Spatial variation in abundance, size and orientation of juvenile corals related to the biomass of parrotfishes on the Great Barrier Reef, Australia.

Trapon ML, Pratchett MS, Hoey AS - PLoS ONE (2013)

Relationship between (A) juvenile coral density and adult coral cover at quadrat scale, (B) juvenile coral density and the biomass of scraping and excavating parrotfishes at site scale, and (C) juvenile coral density on horizontal surfaces and the biomass of scraping and excavating parrotfishes at site scale.
© Copyright Policy
Related In: Results  -  Collection

Show All Figures
getmorefigures.php?uid=PMC3585139&req=5

pone-0057788-g006: Relationship between (A) juvenile coral density and adult coral cover at quadrat scale, (B) juvenile coral density and the biomass of scraping and excavating parrotfishes at site scale, and (C) juvenile coral density on horizontal surfaces and the biomass of scraping and excavating parrotfishes at site scale.
Mentions: Density of juvenile corals was weakly negatively correlated to coral cover at the scale of quadrat only (r = −0.128, N = 405, p = 0.01, Fig. 6A), but adult coral cover explained only 1.6% of the variation in juvenile densities. Parrotfish biomass explained 21.7% of the variation in total juvenile density (r = −0.466, N = 27, p = 0.014; Fig. 6B) but this was even higher (34.7%) when considering only juvenile corals occurring on horizontal surfaces (r = −0.589, N = 27, p = 0.001; Fig. 6C). In contrast, there was no significant relationship between parrotfish biomass and the density of juvenile corals on immersed (r = −0.230, N = 27, p = 0.249), under (r = 0.090, N = 27, p = 0.656) and vertical (r = −0.311, N = 27, p = 0.115) substrates.

Bottom Line: Size-class structure, orientation on the substrate and taxonomic composition of juvenile corals varied significantly among latitudinal sectors.The abundance of juvenile corals varied both within (6-13 ind.m(-2)) and among reefs (2.8-11.1 ind.m(-2)) but was fairly similar among latitudes (6.1-8.2 ind.m(-2)), despite marked latitudinal variation in larval supply and settlement rates previously found at this scale.While numerous studies have advocated the importance of parrotfishes for clearing space on the substrate to facilitate coral settlement, our results suggest that at high biomass they may have a detrimental effect on juvenile coral assemblages.

View Article: PubMed Central - PubMed

Affiliation: ARC Centre of Excellence for Coral Reef Studies, James Cook University, Townsville, Queensland, Australia. melanie.trapon@my.jcu.edu.au

ABSTRACT
For species with complex life histories such as scleractinian corals, processes occurring early in life can greatly influence the number of individuals entering the adult population. A plethora of studies have examined settlement patterns of coral larvae, mostly on artificial substrata, and the composition of adult corals across multiple spatial and temporal scales. However, relatively few studies have examined the spatial distribution of small (≤50 mm diameter) sexually immature corals on natural reef substrata. We, therefore, quantified the variation in the abundance, composition and size of juvenile corals (≤50 mm diameter) among 27 sites, nine reefs, and three latitudes spanning over 1000 km on Australia's Great Barrier Reef. Overall, 2801 juveniles were recorded with a mean density of 6.9 (±0.3 SE) ind.m(-2), with Acropora, Pocillopora, and Porites accounting for 84.1% of all juvenile corals surveyed. Size-class structure, orientation on the substrate and taxonomic composition of juvenile corals varied significantly among latitudinal sectors. The abundance of juvenile corals varied both within (6-13 ind.m(-2)) and among reefs (2.8-11.1 ind.m(-2)) but was fairly similar among latitudes (6.1-8.2 ind.m(-2)), despite marked latitudinal variation in larval supply and settlement rates previously found at this scale. Furthermore, the density of juvenile corals was negatively correlated with the biomass of scraping and excavating parrotfishes across all sites, revealing a potentially important role of parrotfishes in determining distribution patterns of juvenile corals on the Great Barrier Reef. While numerous studies have advocated the importance of parrotfishes for clearing space on the substrate to facilitate coral settlement, our results suggest that at high biomass they may have a detrimental effect on juvenile coral assemblages. There is, however, a clear need to directly quantify rates of mortality and growth of juvenile corals to understand the relative importance of these mechanisms in shaping juvenile, and consequently adult, coral assemblages.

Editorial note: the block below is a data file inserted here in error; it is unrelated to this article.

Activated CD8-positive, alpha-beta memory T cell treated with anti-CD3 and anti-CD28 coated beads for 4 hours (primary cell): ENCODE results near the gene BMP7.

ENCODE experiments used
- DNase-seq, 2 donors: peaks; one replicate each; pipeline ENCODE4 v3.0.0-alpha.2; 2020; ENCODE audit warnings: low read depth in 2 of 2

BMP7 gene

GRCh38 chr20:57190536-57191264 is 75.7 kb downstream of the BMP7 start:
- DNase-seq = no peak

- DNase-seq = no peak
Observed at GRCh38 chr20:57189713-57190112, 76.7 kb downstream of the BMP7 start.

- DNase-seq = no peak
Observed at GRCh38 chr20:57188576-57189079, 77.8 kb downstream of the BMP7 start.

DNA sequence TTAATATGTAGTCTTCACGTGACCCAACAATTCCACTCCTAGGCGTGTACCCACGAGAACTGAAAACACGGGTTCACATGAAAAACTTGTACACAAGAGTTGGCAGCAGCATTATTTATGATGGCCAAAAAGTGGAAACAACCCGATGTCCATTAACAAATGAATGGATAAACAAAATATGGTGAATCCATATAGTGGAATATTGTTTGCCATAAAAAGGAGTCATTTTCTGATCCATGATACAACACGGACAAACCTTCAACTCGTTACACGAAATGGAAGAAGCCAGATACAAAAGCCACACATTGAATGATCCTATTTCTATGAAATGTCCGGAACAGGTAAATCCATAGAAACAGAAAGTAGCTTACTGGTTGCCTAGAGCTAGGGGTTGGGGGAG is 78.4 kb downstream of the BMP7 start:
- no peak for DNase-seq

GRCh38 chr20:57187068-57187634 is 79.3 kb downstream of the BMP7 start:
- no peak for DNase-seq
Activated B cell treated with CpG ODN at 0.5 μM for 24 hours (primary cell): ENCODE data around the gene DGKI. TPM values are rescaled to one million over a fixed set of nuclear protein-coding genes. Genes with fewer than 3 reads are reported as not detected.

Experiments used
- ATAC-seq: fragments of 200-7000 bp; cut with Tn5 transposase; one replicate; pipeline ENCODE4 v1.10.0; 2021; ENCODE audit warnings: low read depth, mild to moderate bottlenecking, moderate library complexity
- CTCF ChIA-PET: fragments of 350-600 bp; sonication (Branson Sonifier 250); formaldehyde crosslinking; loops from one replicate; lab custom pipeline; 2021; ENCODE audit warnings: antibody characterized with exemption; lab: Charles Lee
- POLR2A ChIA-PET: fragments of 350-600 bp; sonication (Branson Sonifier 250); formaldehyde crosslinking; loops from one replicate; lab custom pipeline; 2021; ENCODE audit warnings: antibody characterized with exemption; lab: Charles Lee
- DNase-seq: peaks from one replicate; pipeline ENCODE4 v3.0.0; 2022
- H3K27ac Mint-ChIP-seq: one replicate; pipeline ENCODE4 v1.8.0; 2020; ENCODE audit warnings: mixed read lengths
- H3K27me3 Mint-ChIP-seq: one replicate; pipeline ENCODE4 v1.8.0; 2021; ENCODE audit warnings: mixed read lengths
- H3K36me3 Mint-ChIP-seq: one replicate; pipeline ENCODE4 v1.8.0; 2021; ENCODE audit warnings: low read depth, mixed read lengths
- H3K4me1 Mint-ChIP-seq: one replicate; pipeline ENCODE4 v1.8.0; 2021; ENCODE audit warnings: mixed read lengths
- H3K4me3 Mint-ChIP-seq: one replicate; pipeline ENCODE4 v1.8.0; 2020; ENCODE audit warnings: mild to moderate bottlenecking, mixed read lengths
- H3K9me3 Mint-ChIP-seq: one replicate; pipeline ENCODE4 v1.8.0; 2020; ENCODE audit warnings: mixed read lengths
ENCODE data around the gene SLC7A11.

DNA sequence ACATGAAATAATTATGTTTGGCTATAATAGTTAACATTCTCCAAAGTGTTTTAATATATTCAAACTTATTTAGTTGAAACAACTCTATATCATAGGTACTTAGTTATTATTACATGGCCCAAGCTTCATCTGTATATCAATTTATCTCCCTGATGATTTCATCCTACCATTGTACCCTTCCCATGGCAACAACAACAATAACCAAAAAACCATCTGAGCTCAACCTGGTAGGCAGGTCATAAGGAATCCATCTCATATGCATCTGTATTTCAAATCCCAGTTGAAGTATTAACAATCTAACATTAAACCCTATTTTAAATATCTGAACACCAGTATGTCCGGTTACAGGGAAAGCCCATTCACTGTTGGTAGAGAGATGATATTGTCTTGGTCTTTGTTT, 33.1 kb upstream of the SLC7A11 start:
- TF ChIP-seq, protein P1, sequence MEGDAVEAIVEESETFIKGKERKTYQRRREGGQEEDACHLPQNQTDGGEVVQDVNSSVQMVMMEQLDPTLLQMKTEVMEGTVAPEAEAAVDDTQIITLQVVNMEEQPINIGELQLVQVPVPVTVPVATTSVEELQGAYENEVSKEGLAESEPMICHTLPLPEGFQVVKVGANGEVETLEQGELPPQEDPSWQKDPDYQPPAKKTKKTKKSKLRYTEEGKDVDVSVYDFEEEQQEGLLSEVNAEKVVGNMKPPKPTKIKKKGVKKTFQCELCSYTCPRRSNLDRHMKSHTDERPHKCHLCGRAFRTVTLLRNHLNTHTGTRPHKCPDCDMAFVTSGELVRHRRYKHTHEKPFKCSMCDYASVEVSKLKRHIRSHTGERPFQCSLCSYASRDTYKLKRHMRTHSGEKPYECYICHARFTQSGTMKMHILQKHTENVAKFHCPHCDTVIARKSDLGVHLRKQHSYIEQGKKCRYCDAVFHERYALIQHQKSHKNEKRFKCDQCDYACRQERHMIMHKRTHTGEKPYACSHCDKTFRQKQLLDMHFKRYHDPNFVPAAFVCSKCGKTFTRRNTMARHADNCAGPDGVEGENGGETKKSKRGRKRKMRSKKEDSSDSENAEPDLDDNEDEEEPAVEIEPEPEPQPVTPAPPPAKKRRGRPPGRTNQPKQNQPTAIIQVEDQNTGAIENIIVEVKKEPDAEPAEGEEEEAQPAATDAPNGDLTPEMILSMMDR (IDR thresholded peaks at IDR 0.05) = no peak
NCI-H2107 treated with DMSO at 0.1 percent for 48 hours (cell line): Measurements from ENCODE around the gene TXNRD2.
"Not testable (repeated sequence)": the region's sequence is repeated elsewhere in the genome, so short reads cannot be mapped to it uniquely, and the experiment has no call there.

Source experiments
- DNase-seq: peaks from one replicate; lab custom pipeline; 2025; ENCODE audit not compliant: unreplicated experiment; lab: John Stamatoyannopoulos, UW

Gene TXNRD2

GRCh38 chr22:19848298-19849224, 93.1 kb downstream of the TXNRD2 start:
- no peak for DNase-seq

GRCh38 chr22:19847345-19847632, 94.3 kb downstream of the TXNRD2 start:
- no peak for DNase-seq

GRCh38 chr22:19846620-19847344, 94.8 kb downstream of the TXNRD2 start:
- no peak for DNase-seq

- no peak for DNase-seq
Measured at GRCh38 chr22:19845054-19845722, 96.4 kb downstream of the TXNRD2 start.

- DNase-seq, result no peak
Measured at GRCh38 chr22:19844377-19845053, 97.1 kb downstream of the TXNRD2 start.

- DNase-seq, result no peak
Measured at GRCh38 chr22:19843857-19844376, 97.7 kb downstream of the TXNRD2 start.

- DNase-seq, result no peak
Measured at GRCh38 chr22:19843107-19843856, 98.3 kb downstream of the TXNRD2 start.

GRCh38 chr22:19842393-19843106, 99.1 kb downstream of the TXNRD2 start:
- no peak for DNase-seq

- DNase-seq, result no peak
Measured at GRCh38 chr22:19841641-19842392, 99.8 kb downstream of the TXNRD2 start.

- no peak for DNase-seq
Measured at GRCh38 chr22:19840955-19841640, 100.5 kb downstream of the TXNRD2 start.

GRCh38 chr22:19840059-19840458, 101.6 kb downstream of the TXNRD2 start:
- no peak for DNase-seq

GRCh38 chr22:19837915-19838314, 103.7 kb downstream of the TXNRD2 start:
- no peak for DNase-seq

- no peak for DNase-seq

Show MeSH